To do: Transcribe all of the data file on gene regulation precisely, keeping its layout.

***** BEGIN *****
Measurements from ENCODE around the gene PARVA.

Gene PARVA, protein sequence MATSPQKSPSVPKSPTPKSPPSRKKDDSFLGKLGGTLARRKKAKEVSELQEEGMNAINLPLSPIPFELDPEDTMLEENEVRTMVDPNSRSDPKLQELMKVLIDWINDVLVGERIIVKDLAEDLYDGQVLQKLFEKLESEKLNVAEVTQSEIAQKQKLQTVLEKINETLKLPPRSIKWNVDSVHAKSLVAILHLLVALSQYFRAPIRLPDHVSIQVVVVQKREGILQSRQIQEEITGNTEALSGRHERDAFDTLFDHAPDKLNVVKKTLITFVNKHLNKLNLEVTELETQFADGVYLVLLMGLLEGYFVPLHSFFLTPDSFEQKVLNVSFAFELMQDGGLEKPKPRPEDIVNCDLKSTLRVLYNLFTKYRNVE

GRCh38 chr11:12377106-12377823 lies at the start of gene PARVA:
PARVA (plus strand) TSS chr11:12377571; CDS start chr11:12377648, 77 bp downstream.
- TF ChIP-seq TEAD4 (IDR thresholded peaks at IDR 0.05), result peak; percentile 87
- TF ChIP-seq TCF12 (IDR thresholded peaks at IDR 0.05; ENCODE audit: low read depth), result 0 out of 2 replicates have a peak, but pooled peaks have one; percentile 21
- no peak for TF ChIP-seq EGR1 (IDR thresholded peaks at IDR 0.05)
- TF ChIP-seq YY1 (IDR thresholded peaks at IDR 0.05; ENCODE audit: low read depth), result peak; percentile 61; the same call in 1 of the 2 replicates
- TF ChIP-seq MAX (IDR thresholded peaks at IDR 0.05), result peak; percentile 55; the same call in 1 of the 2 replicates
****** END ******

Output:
Measurements from ENCODE around the gene PARVA.

Gene PARVA, protein sequence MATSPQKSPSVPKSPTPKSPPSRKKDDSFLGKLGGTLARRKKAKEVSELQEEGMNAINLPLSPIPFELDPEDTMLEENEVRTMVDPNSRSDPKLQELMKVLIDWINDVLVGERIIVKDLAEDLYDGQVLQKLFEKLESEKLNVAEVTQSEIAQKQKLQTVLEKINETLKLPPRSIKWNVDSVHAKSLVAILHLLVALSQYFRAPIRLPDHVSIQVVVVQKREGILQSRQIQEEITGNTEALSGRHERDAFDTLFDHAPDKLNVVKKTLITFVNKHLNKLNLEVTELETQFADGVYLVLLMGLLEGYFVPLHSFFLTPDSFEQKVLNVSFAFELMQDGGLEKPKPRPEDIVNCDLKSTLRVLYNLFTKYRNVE

GRCh38 chr11:12377106-12377823 lies at the start of gene PARVA:
PARVA (plus strand) TSS chr11:12377571; CDS start chr11:12377648, 77 bp downstream.
- TF ChIP-seq TEAD4 (IDR thresholded peaks at IDR 0.05), result peak; percentile 87
- TF ChIP-seq TCF12 (IDR thresholded peaks at IDR 0.05; ENCODE audit: low read depth), result 0 out of 2 replicates have a peak, but pooled peaks have one; percentile 21
- no peak for TF ChIP-seq EGR1 (IDR thresholded peaks at IDR 0.05)
- TF ChIP-seq YY1 (IDR thresholded peaks at IDR 0.05; ENCODE audit: low read depth), result peak; percentile 61; the same call in 1 of the 2 replicates
- TF ChIP-seq MAX (IDR thresholded peaks at IDR 0.05), result peak; percentile 55; the same call in 1 of the 2 replicates